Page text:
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Terry Paul has served as Membertou’s since the 1980s. (George Mortimer/CBC) A Nova Scotian from the Membertou in Cape Breton has been appointed a member of the Order of Canada.

Chief Terry Paul said he was "absolutely floored" to receive the honour the day before Canada Day.

"It’s an amazing feeling to be honoured like this," he told CBC News.

His citation praises "his unique leadership in upholding rights and for building a unique model of sustainable financial independence in the Membertou community." ‘Very proud’ to receive Order of Canada

Paul was first elected chief in 1984 and most recently won re-election in 2016. He said the award represents the work he has helped with in his community.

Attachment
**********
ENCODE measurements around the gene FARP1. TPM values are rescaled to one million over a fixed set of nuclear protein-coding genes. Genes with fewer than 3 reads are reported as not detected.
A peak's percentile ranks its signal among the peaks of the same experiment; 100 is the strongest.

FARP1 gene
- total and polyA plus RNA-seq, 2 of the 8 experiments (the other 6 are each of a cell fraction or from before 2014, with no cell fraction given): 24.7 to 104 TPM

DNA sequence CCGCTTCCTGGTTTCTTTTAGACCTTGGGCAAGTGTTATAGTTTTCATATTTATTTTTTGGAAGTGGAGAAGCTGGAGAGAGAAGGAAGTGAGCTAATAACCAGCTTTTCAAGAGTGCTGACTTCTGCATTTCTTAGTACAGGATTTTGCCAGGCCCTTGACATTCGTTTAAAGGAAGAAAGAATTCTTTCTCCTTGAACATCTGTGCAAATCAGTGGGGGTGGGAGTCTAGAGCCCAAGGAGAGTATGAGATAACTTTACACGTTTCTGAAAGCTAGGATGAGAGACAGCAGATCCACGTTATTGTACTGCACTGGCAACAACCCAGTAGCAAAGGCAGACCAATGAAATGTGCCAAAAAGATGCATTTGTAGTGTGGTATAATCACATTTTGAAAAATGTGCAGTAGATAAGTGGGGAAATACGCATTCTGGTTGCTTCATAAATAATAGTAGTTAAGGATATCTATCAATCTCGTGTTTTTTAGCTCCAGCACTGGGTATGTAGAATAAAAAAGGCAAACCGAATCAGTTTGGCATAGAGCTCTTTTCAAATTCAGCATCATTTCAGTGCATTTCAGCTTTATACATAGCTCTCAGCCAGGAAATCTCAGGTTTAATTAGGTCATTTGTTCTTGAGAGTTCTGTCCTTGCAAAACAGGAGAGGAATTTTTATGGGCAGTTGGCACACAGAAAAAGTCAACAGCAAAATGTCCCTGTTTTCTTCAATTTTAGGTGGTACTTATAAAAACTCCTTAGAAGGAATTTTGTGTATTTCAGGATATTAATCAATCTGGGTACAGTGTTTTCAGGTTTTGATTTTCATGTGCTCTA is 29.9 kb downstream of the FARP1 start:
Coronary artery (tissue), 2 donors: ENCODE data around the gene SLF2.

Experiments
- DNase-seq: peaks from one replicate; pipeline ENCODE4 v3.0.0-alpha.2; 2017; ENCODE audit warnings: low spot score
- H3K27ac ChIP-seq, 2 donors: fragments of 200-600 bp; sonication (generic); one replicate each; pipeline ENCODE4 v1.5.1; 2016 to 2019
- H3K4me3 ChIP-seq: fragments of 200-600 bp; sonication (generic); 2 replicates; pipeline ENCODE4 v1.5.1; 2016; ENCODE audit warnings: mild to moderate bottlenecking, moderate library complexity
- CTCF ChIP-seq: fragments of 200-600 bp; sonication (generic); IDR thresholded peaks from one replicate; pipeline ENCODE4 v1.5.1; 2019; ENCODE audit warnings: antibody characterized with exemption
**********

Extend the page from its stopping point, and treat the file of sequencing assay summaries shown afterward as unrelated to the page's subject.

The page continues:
"It’s certainly the work of a team and the community itself. I feel I’m really representing the community of Membertou in receiving this award and I’m very, very proud to do that," he said.

Paul joins the Order of Canada as the country turns 150 years old, sparking a debate about how its history has played out for different people .

"I know that a lot of our people have issues with the way the country started, and the issues that are still left. They feel they should be dealt with," Paul said. "But at the same time, we are a part of Canada — we’re Canadian citizens for sure."He felt it was better to celebrate with other Canadians "because tomorrow, we’ll still be living together."Only 7,000 people have ever received the award.

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